The OIBC challenged SHPD’s decision, arguing that the site was known to have been used for traditional burials prior to the church being built, which would make the iwi found there “previously known burials,” and, thus, under the Council’s purview.
In August 2009, the Council asked the state Attorney General’s Office to determine if SHPD had failed to adequately inventory historic properties prior to the start of construction, and if an environmental assessment should have been required because the project involved a historic property in a historic district.
The AG’s office didn’t respond until December 2010, when it advised the OIBC it had no jurisdiction or authority pertaining to the iwi kupuna that have been disinterred. McKeague says the opinion again raised the question of who the Attorney General’s office represents when the OIBC and SHPD have differences of opinion. “It would seem they’re serving two masters at once,” he notes.
The Burial Council wasn’t alone in challenging the process. Abigail Kawananakoa, heiress to the Campbell Estate and a distant relative of Queen Kapiolani, filed suit in 2009, as did Dana Naone Hall, former chair of the Maui Island Burial Council. The women, both descendents of persons buried on the Kawaiahao grounds, wanted the church to conduct a full archeological inventory survey prior to resuming construction.
They also contended the state had improperly allowed the project to circumvent review by the OIBC by failing to require a survey. Hall further argued the state had erred in unilaterally determining the site was a maintained and actively used cemetery. “But clearly it is not, because these are all unmarked and unidentified burials found under a building and asphalt roads,” Hall said.
The two lawsuits were combined, over Hall’s objections, and Kawananakoa went on to reach a confidential settlement of her claim. Hall continued to press her case, but suffered a setback in early January when Judge Sakamoto issued a verbal ruling from the bench that she had no standing to bring the motion for a preliminary injunction. Hall, who is represented by the Native Hawaiian Legal Corp., filed a motion for reconsideration, which was denied without a hearing.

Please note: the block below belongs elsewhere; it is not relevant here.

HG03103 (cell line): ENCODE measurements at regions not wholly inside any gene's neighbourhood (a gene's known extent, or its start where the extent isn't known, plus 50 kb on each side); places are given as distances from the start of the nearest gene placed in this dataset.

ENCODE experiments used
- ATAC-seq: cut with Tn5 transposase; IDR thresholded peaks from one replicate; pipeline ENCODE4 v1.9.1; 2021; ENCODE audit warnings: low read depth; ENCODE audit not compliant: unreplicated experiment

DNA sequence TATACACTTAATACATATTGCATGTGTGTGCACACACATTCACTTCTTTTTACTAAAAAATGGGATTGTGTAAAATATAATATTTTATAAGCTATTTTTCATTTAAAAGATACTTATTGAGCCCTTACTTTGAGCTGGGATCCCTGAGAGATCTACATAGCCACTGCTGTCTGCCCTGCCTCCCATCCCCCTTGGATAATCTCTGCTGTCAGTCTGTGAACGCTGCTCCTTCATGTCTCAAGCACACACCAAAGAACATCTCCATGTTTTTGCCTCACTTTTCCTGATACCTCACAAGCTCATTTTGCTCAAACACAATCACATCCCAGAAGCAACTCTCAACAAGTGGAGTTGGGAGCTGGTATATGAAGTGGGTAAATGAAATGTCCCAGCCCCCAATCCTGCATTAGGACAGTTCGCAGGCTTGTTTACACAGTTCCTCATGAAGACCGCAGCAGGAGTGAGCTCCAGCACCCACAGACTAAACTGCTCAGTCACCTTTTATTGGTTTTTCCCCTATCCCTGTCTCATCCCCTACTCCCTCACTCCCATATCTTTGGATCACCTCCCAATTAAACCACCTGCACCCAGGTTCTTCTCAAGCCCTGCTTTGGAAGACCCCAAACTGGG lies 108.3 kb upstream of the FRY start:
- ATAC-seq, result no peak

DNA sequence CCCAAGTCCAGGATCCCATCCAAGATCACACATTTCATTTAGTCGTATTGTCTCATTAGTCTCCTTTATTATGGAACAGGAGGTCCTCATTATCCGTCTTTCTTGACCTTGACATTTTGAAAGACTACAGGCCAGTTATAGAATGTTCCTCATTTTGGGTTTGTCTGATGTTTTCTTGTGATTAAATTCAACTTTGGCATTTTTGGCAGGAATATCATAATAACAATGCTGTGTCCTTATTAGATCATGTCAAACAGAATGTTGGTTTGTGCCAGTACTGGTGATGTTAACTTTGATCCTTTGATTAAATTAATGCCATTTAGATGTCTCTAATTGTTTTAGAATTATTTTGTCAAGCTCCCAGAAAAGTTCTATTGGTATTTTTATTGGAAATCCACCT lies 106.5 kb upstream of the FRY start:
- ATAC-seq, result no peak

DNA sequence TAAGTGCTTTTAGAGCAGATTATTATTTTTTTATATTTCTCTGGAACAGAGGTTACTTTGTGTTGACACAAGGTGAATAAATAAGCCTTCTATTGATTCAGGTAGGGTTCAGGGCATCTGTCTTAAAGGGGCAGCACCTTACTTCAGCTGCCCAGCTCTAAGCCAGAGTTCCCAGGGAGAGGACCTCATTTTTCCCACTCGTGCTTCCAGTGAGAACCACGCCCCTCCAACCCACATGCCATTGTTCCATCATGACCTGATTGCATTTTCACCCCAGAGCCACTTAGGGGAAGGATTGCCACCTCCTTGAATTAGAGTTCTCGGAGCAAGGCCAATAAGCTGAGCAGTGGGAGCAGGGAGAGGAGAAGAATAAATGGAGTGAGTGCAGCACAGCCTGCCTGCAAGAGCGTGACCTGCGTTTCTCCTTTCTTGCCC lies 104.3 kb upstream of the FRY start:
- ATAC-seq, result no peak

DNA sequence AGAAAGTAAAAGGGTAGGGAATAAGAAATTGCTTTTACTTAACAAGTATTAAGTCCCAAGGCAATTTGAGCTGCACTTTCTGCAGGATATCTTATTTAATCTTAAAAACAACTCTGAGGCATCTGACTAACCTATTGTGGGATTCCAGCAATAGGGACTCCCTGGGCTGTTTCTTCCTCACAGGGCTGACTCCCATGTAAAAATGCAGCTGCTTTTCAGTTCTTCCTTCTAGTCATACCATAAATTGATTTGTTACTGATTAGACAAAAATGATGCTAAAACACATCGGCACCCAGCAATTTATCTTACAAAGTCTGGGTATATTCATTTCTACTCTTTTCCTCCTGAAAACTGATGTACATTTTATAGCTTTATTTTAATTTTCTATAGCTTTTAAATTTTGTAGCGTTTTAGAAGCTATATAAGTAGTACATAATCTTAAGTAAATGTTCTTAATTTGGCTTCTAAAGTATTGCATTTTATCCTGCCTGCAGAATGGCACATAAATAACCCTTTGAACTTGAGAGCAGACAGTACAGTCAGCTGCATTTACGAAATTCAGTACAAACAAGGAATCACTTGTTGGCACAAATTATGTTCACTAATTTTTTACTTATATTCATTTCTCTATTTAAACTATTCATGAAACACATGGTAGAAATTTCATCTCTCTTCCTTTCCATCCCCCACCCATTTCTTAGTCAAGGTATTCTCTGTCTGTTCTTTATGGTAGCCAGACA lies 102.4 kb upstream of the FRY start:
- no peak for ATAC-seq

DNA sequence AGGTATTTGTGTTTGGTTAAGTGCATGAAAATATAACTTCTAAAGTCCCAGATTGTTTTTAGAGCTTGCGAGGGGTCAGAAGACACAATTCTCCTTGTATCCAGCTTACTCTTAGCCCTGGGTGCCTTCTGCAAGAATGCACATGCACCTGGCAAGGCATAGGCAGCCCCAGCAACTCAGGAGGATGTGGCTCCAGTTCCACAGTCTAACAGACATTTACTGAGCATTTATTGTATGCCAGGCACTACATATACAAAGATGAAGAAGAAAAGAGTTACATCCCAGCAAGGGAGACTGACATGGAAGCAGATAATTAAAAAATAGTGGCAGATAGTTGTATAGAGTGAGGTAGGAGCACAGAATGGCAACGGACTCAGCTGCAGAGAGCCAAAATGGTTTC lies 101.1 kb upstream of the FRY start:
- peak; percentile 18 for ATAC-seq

“The decision is so patently wrong,” says Hall, citing a provision in the state’s burial protection law that specifies “any person may maintain an action in the trial court having jurisdiction where the alleged violation occurred or is likely to occur for restraining orders or injunction relief.”
Hall also was designated a cultural descendant of the Kawaiahao burials by the OIBC.
“I wanted justice for the burials,” Hall says, in explaining why she pursued legal action against the church and state officials who took the project out of the jurisdiction of the OIBC. “I wanted protection for them afforded by hard-won legislation. The whole point of the burial law is to provide an orderly process for dealing with burial issues and to avoid controversies of the kind that have sprung up at Walmart, Ward Village and now Kawaiahao.”
Hall plans to appeal, but says Sakamoto has delayed that action by failing to issue his order in writing. “In the meantime, the church has a blanket disinterment permit, so they can go ahead,” she says.
The Fight Continues
Kalai says she is determined the project will not proceed. “It just kills me to think about it. Any time you dig iwi kupuna out of the ground, it’s wrong. They are the foundation of our lahui, our nation. This is a Hawaiian church, and Hawaiians revere their dead. I don’t see anybody digging up missionary graves. It’s not too late for the church to do the right thing.”
McKeague says that even though the state isn’t requiring it, Kawaiahao officials still could conduct the archaeological survey. “The church leadership also needs to look at the bigger picture and assess, is it worth it? Is this building worth this discord?”
Church Kahu Curt Kekuna, in a written response to questions, said Kawaiahao needs to complete the facility “in order to fulfill its mission and believes it is not only well worth it but essential to do so. If the church does not have the facilities and resources to do the work of Ke Akua, it will no longer be a church, only an historic site, a museum. The completion of the multipurpose center is essential for Kawaiahao Church to survive and grow.”
Kekuna says the church “welcomes inquiries” and has been receiving a number of calls about the project. “I am concerned that most of the callers I have spoken with have incomplete or inaccurate information about the project and the care of the iwi.” He says the church plans to hold another kahea ‘ohana–call out to families–in mid-February where people can air their concerns and ask questions.
Meanwhile, the church has notified the state that it plans to resume construction.